Institutional change in Meiji Japan: image and reality
The substantial institutional and organisational changes in Japan that followed the Meiji Restoration of 1868 have often gone down in history as an unmitigated success story. The objective of this paper is to analyse the course of the Meiji reform process to indicate how far it might offer any lessons for institutional and organisational reform in Japan at the start of the twenty-first century. I argue that the reality of the Meiji transformation was invariably more problematic than the successful image often portrayed. Analysis of the Meiji experience of three key areas at the heart of current debates in Japan financial institutions, business enterprise and the labour market suggests that in all three cases the process of institutional and organisational change before the First World War was slow and sporadic. The transformation was stimulated by a sense of national urgency and driven by political will. I suggest that great caution needs to be exercised in drawing any lessons for contemporary Japan from the Meiji experience, but that the analysis suggests firstly that it is unrealistic to expect fundamental institutional change within a very short time span, and secondly that the relative merits of importing new institutions and modifying existing ones are rarely clear cut. A further key difference between the late nineteenth and late twentieth centuries is also the nature of the global economy, and Japan’s radically different position within it.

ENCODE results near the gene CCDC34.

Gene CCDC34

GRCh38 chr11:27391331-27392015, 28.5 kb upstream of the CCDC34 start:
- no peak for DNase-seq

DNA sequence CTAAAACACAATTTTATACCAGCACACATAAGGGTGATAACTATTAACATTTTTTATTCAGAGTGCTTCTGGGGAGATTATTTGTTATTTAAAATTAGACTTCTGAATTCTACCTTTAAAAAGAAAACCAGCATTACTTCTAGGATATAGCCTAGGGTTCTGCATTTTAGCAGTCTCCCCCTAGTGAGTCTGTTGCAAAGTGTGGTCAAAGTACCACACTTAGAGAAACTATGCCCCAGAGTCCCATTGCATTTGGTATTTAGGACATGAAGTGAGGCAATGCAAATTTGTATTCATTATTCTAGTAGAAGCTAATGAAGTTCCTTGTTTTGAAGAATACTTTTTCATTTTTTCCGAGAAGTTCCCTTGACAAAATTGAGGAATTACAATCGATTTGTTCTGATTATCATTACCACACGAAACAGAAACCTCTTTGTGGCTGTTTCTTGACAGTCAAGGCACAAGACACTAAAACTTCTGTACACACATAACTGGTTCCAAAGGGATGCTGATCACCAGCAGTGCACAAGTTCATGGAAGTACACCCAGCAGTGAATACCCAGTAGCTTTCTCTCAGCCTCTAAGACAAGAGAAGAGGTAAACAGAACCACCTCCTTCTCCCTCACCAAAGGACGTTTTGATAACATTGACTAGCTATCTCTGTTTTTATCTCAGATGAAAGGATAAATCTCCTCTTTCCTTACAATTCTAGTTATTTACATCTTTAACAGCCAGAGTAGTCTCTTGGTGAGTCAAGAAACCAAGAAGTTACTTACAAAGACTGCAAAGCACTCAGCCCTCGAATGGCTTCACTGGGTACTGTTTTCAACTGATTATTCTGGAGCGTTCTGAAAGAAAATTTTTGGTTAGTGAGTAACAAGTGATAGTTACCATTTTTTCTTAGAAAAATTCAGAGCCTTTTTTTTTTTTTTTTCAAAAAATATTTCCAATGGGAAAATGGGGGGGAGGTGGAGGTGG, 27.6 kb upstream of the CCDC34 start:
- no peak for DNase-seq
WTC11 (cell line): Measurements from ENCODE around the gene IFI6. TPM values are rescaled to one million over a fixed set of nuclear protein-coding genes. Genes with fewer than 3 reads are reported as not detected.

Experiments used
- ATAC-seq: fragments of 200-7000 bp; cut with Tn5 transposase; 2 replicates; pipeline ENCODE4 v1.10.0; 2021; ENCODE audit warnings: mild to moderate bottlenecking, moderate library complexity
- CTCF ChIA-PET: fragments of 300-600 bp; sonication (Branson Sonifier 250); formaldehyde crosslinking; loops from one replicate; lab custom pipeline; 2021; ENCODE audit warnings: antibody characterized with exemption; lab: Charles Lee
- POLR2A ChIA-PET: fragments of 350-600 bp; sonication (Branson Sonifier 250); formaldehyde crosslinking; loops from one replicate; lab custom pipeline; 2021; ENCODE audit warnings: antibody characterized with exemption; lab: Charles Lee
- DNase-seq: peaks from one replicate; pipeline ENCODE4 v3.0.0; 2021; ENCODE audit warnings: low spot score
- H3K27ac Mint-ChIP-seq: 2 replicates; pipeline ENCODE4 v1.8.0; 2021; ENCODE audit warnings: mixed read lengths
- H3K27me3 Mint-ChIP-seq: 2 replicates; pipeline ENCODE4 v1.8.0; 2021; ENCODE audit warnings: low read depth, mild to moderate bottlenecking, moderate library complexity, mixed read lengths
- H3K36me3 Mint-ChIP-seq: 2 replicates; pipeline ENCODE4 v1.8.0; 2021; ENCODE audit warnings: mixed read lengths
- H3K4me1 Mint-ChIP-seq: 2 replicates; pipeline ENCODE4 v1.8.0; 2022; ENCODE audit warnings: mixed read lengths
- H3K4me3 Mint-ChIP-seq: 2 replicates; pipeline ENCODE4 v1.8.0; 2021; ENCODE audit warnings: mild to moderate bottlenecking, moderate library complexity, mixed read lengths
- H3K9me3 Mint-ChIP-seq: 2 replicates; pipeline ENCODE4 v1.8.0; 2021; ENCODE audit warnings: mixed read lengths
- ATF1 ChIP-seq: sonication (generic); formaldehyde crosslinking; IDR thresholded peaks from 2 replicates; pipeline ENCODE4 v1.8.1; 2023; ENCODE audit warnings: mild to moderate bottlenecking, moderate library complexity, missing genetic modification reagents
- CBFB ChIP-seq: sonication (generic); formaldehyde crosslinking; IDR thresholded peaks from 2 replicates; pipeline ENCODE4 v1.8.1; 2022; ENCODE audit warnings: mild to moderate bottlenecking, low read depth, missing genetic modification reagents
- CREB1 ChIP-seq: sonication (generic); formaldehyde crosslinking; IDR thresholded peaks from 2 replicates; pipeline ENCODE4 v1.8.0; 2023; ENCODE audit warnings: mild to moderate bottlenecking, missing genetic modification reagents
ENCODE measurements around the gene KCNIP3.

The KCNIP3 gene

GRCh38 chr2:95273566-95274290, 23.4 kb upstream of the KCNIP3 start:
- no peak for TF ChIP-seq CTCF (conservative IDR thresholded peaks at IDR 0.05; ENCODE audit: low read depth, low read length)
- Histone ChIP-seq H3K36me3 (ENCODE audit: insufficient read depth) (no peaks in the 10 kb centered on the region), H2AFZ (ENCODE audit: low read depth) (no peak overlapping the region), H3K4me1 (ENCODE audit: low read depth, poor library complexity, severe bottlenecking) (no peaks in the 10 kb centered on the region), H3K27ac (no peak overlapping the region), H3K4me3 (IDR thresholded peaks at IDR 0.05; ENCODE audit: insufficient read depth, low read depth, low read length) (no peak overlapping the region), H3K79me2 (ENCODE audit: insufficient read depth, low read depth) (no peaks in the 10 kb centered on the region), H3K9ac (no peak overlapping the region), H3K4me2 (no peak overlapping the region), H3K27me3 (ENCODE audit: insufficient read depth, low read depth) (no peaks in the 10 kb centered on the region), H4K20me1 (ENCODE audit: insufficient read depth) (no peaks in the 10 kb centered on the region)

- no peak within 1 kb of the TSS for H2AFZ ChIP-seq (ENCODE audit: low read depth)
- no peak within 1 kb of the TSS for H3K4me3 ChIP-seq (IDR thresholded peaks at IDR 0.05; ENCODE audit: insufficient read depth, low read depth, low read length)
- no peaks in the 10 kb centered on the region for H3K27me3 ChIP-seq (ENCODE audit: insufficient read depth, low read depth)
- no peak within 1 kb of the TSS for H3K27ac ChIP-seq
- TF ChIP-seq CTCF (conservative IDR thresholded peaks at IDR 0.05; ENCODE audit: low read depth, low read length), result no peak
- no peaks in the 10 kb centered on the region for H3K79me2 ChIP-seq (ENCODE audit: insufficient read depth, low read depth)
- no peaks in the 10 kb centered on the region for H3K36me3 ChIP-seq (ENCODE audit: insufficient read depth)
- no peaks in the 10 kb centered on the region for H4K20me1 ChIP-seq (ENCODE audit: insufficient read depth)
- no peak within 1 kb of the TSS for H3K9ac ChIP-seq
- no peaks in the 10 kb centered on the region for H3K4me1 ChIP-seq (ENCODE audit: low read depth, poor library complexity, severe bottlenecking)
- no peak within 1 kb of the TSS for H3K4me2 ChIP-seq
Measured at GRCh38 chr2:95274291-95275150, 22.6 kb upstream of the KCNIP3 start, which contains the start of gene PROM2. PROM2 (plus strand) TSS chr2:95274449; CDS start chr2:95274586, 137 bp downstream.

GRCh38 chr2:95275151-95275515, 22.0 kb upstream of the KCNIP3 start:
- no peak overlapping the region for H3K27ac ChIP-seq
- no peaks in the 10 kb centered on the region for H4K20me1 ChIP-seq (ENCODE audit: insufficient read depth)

(This abstract was borrowed from another version of this item.)
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